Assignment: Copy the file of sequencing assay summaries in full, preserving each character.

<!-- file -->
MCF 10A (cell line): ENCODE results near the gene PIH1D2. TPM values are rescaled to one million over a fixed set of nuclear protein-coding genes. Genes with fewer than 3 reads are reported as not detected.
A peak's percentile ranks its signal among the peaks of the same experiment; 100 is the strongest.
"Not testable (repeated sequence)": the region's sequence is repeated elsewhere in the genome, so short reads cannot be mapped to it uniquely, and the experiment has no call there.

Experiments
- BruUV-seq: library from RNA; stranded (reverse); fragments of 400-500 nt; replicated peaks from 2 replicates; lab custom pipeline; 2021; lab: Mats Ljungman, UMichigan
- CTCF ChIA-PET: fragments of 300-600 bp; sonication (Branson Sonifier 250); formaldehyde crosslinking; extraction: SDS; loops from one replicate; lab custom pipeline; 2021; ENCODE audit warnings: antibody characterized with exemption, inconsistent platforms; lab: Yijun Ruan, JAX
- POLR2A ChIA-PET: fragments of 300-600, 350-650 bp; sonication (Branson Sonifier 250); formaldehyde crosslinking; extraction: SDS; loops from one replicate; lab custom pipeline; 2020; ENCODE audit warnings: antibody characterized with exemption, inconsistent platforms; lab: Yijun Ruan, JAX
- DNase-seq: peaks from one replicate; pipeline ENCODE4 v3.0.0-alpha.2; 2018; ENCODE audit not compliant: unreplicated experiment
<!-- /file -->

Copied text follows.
MCF 10A (cell line): ENCODE results near the gene PIH1D2. TPM values are rescaled to one million over a fixed set of nuclear protein-coding genes. Genes with fewer than 3 reads are reported as not detected.
A peak's percentile ranks its signal among the peaks of the same experiment; 100 is the strongest.
"Not testable (repeated sequence)": the region's sequence is repeated elsewhere in the genome, so short reads cannot be mapped to it uniquely, and the experiment has no call there.

Experiments
- BruUV-seq: library from RNA; stranded (reverse); fragments of 400-500 nt; replicated peaks from 2 replicates; lab custom pipeline; 2021; lab: Mats Ljungman, UMichigan
- CTCF ChIA-PET: fragments of 300-600 bp; sonication (Branson Sonifier 250); formaldehyde crosslinking; extraction: SDS; loops from one replicate; lab custom pipeline; 2021; ENCODE audit warnings: antibody characterized with exemption, inconsistent platforms; lab: Yijun Ruan, JAX
- POLR2A ChIA-PET: fragments of 300-600, 350-650 bp; sonication (Branson Sonifier 250); formaldehyde crosslinking; extraction: SDS; loops from one replicate; lab custom pipeline; 2020; ENCODE audit warnings: antibody characterized with exemption, inconsistent platforms; lab: Yijun Ruan, JAX
- DNase-seq: peaks from one replicate; pipeline ENCODE4 v3.0.0-alpha.2; 2018; ENCODE audit not compliant: unreplicated experiment